4 Things Couples Should Keep In Mind Before Combining Finances

There are a few landmarks in most committed relationships – first date, moving in together, engagement and marriage, each of which need to be addressed with careful consideration. Whether you and your partner are leasing an apartment together or opening a joint checking account, you both are making a big financial commitment. Before you decide to do so, there are a few matters that you should first consider.

Money and finances  are often the source of conflict in any relationship. If one partner is not pulling their weight, it can hurt not only the relationship, but the their financial state as well. Before you open a new line of credit or combine checking accounts, be sure to do your research. Following these suggestions can help a couple combine their finances and credit in a smart way.

Communicate with each other

Honest communication is one of the best ways to maintain a healthy relationship, and this goes for finances. Before you begin to merge your finances, be open with your partner. Being honest about any debts or credit issues up front can prevent an argument about finances down the line.

A couple should first review all their financial records together. This includes credit reports, saving accounts, student loans, open lines of credit and income. Being upfront about where you both stand in regards to credit and finances can help you better plan for the future and avoid any unforeseen debt payments in the future.

Get on the same page

Along with understanding your partner’s financial standings, it also helps to know their routines. Many experts recommend waiting 12 months before combining money. During this time, you can see what your partner’s spending habits are and how they act when it comes to finances – whether they just pay the minimums on credit card debt, for example, or if they are putting money into a savings account. If you see any worrisome actions from your significant other, then this may be the best time to discuss them and figure out a way to amend them.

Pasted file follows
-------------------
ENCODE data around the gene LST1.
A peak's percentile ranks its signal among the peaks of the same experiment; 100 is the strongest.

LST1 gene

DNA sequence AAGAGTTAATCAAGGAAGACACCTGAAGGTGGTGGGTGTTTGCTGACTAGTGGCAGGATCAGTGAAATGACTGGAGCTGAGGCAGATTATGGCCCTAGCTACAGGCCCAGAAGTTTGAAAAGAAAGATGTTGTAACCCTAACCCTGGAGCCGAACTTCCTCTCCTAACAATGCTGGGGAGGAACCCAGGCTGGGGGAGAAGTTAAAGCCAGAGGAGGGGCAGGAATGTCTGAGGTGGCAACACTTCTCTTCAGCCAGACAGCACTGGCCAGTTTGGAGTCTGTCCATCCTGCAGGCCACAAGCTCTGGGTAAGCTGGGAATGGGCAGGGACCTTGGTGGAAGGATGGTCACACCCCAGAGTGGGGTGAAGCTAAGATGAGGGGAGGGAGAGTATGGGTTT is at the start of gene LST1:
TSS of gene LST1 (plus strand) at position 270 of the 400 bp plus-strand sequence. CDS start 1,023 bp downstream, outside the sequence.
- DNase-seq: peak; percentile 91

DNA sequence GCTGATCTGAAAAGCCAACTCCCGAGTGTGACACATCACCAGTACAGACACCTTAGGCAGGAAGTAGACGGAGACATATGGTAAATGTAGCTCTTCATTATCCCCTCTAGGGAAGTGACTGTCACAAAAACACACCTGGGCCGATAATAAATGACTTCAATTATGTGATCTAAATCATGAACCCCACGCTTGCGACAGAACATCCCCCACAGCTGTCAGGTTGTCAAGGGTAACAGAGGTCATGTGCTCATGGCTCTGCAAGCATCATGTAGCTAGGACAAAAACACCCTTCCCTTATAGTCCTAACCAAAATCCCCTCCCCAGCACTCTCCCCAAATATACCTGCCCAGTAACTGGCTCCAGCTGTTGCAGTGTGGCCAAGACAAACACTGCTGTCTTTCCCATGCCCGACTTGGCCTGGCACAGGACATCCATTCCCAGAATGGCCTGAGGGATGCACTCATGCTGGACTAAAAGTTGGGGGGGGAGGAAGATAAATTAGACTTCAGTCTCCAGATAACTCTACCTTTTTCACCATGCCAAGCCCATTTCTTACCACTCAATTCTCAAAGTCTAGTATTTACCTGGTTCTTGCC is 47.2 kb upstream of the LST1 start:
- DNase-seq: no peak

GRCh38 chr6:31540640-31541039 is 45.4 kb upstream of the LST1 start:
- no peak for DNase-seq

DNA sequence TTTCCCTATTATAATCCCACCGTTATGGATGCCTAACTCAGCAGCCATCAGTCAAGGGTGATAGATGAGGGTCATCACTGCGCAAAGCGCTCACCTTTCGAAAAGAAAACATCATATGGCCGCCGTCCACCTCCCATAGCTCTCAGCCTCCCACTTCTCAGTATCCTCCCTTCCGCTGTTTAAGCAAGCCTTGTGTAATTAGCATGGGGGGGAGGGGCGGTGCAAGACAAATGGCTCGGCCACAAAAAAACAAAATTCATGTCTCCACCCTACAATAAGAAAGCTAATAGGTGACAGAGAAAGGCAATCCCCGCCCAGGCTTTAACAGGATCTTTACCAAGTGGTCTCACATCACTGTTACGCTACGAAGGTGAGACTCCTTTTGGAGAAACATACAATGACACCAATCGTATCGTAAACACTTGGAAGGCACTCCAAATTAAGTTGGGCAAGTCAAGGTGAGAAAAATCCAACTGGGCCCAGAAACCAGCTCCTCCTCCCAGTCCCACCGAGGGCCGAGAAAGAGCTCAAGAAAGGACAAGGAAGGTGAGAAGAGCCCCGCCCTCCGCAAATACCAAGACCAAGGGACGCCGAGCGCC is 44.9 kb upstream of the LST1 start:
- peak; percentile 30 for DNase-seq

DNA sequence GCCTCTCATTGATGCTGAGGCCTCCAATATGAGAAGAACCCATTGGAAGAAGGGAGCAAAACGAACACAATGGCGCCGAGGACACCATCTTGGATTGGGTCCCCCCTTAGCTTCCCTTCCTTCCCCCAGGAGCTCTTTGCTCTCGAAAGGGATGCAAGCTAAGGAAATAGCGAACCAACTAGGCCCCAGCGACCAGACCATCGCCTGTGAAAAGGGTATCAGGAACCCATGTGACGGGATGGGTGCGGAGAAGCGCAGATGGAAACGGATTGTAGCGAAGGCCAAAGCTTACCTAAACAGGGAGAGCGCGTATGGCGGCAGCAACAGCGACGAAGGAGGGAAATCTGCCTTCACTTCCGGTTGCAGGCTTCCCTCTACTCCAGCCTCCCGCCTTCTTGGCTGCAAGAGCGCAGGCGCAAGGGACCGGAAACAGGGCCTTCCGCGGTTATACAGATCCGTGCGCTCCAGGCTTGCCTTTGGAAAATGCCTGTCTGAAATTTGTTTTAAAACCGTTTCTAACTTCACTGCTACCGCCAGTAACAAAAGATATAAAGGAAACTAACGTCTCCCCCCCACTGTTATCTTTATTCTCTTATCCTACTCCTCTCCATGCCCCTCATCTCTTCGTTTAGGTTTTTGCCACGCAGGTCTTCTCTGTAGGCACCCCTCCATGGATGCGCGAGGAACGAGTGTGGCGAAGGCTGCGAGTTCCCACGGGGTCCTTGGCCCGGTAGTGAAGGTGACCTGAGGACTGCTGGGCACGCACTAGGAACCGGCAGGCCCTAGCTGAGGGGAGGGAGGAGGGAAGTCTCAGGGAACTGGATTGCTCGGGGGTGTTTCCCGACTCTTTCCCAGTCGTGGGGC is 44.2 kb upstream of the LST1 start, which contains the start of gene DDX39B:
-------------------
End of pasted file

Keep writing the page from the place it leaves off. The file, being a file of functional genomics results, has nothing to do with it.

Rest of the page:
Plan your future accordingly 

Once you are comfortable with your partner’s spending habits, try setting up a monthly or even weekly date on the calendar to talk about finances. During this time you can discuss how you will pay for bills and how other debts will be assessed. Creating a budget is the best way to handle each other’s debts and how you will pay for them in the future.

As you are laying out your financial plans, write down all the bills and payments you make a month. These can be car payments, mortgage payments, utilities, food and insurance. This is the time to figure out all the monthly debts you need to pay. Making a plan of how to handle things and discussing it can prevent late fees on payments or any other financial troubles. You can revise your budget as time passes by, but creating a game​ plan before pulling your finances together can help your overall financial state.

Things to keep in mind

Even if you have decided to take the plunge to combine credit or finances,  remember that you are still responsible for the state of your own credit. A couple may assume that once they pull everything together, they have one unified credit report. Although this may be true in terms of joint spending accounts, you still have your own individual credit report. This is why making a plan in regards to payments and bills is extremely important. An integral thing to remember is even though you have your own personal credit history, the financial decisions you make will also affect your partner.

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